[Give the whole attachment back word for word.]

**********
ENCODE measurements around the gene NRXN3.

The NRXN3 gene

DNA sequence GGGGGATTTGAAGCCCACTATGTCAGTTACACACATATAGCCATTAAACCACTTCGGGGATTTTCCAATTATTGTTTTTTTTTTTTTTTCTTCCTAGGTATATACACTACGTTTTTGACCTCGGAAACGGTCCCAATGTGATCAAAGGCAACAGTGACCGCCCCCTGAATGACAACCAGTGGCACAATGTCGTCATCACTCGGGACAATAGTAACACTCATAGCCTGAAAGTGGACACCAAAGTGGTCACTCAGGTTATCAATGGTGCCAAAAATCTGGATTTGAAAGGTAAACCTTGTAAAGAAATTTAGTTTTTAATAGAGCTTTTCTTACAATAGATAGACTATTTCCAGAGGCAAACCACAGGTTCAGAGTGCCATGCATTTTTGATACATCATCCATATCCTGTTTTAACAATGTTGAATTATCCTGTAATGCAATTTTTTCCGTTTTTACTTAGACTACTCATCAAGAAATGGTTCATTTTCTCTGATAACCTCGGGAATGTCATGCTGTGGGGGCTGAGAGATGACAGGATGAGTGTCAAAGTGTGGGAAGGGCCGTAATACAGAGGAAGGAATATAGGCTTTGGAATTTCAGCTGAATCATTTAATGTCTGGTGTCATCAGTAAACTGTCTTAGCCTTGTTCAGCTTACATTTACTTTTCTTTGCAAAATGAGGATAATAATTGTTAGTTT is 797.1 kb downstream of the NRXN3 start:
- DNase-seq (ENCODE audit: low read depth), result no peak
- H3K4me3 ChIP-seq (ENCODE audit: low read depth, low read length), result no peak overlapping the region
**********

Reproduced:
ENCODE measurements around the gene NRXN3.

The NRXN3 gene

DNA sequence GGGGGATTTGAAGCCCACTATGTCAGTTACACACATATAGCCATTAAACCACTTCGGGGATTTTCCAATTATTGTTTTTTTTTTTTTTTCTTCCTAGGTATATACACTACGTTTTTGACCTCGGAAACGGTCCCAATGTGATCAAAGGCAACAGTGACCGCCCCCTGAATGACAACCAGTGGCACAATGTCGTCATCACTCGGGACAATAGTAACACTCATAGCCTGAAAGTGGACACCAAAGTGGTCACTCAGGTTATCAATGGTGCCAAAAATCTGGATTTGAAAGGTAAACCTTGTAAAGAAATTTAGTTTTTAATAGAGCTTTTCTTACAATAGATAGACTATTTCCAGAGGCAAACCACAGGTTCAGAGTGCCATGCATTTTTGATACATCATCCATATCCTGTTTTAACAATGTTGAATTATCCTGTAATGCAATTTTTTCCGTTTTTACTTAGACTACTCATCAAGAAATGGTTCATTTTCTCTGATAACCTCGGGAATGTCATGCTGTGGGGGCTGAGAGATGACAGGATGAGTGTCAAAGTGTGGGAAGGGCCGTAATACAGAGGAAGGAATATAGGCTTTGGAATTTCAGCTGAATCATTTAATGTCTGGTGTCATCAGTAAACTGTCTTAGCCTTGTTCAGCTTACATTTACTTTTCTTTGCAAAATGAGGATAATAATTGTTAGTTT is 797.1 kb downstream of the NRXN3 start:
- DNase-seq (ENCODE audit: low read depth), result no peak
- H3K4me3 ChIP-seq (ENCODE audit: low read depth, low read length), result no peak overlapping the region